There are a number of reasons why this is the case – and most of them focus around the two countries’ respective agency environments. In particular, UK agencies have employed a more top-down approach on buying and trading for several years now, which enables them to make decisions and deploy them in a macro fashion. Digital trading teams, and the role of the digital trader in general, are not a new concept across the EU, but they’re just now starting to take fuller shape in the States.
It has long been noted that technology itself is no longer a differentiator; but strategy and execution is what paves the way to competitive advantage. To that end, Datacratic recently unveiled the first phase of their vision to help create an open-sourced ad tech environment.
ExchangeWire caught up with James Prudhomme, CEO & Jeremy Barnes, CTO to determine what inspired the project to bring to market an open source bidder solution, how companies can begin integrating and where businesses should be looking to provide value in the ecosystem as underlying technology becomes increasingly commodotised.
We live in an increasingly multi-screen world. Cisco forecasts The Internet of Things to comprise 50 billion connected devices by 2020, that’s 6.5 devices per individual on the planet; pretty significant considering that only 35% of the global population is currently online. The major driver in this multi-device connected future is of course, mobility.
With mobile accounting for 15% of global internet traffic — forecasted to reach 25% by the end of 2013 — there’s no denying the far reaching implications for both advertisers and publishers as consumers shift their discovery, engagement and purchase behaviours to mobile devices. In effect, ubiquitous access and multi-device audience convergence makes the distinction of device and marketing channel irrelevant, providing of course that as an advertiser I understand my audience, can tailor my message, and deliver relevant, impactful and measurable brand messages, across screens at scale.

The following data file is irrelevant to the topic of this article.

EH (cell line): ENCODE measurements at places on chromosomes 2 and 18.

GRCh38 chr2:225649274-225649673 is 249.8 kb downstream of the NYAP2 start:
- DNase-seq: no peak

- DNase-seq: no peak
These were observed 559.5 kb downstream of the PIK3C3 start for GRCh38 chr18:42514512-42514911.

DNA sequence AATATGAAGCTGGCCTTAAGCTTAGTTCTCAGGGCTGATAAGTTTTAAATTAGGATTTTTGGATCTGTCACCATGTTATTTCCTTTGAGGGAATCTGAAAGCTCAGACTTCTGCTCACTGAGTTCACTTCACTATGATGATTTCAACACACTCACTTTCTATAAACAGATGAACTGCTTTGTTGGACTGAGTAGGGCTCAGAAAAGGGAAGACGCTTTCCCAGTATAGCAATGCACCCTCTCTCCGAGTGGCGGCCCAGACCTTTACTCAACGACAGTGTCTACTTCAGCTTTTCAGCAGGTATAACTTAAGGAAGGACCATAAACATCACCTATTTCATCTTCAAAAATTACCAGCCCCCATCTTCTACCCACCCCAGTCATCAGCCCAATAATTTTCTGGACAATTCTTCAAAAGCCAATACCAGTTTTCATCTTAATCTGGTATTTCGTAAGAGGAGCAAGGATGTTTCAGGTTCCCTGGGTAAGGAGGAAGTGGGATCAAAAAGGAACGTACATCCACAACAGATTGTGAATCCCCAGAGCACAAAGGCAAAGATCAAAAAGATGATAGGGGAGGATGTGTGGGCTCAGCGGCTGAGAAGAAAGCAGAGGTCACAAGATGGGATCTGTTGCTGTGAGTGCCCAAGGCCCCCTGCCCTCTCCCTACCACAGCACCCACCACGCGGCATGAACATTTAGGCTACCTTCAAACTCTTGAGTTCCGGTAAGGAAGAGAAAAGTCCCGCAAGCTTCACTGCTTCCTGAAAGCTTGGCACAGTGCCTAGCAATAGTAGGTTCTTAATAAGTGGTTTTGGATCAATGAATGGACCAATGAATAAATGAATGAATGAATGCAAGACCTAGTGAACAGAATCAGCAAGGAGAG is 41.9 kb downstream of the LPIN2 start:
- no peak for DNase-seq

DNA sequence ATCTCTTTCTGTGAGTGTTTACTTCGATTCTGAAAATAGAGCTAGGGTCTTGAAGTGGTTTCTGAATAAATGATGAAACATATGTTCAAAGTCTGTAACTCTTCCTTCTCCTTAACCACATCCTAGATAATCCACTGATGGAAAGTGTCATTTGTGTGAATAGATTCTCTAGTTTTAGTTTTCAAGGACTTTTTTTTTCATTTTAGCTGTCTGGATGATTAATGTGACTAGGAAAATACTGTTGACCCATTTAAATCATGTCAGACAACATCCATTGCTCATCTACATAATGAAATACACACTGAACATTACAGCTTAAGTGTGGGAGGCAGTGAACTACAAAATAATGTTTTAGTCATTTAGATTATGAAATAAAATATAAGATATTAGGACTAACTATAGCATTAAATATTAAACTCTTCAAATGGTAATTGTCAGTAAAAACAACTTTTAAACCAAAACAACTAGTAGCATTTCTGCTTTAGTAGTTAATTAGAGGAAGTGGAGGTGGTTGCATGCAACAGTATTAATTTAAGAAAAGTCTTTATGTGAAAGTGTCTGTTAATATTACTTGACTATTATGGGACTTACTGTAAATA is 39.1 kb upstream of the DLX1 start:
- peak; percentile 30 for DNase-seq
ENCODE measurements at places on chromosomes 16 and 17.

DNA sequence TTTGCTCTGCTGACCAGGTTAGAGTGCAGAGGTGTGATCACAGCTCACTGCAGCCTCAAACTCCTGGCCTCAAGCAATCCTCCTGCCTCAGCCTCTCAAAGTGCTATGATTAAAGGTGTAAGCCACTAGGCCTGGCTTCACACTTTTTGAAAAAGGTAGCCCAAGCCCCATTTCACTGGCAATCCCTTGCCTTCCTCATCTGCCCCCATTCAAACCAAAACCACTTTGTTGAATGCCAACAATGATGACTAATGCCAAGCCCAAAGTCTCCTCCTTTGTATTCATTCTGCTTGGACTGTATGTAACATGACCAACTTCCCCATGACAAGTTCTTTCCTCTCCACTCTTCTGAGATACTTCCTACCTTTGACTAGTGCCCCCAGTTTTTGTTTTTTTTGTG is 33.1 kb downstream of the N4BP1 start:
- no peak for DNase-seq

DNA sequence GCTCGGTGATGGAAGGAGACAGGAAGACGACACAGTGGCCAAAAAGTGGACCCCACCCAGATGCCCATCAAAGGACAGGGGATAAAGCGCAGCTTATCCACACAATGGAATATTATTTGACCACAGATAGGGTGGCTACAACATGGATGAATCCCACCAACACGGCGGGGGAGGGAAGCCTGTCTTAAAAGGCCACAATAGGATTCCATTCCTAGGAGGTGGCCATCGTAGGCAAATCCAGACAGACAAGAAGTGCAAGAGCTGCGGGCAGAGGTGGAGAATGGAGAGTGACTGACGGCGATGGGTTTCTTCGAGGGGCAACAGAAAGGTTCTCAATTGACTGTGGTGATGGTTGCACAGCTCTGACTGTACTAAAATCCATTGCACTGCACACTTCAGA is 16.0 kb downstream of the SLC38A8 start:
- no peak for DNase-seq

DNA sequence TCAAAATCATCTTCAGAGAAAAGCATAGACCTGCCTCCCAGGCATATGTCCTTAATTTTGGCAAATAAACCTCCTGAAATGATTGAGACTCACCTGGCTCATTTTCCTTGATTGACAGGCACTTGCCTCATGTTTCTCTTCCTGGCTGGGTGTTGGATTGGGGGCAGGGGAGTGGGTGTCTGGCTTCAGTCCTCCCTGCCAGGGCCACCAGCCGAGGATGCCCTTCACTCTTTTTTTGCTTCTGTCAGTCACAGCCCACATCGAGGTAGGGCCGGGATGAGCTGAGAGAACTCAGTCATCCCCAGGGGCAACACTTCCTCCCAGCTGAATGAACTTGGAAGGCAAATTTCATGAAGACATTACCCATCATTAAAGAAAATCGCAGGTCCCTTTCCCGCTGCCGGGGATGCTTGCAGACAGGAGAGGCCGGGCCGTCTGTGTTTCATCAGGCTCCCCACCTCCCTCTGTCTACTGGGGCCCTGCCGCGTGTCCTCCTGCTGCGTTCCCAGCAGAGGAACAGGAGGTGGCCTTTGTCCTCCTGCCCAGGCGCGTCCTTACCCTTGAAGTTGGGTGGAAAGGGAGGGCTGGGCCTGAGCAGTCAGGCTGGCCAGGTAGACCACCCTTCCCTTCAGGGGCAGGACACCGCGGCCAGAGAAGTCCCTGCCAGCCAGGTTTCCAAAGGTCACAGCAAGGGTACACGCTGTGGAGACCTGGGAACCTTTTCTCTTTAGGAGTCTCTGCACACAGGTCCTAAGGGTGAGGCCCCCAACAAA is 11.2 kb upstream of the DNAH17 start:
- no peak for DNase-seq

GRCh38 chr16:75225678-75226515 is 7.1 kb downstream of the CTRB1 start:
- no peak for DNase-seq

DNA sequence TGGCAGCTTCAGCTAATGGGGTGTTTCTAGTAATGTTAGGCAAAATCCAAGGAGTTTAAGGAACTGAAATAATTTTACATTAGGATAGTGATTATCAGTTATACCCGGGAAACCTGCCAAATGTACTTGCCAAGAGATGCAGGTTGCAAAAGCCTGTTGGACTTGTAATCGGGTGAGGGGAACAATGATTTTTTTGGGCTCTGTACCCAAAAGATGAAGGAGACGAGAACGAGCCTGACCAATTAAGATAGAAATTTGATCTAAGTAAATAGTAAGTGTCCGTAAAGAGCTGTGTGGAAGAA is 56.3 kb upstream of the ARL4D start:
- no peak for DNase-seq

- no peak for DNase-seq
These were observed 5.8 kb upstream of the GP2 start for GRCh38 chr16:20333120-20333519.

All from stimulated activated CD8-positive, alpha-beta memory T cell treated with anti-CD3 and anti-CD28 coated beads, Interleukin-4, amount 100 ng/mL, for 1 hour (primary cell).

Call me crazy, but I believe the biggest problem premium publishers face in better monetising their digital content is that they don’t know what business they are in. In other words, they are selling the wrong product.
Allow me to explain.
Since 2011, all conversation on publisher ad revenue and yield management has revolved around RTB. Only very recently has anyone dared to remind the ad tech seminar loyalists that, in fact, something as unsexy as direct guaranteed sales actually make up the cornerstone of publishers’ ad sales. Not RTB. (There is now also a healthy amount of innovation around direct guaranteed sales taking place, but that is a different discussion…)
For publishers, the disproportionate RTB debate (i.e., the debate around the sales channel and transaction model) has unfortunately distracted them from addressing a more fundamental question: What should they be selling to create a sensible and sustainable business in the digital age? (Not how should they be selling what remains the wrong product.)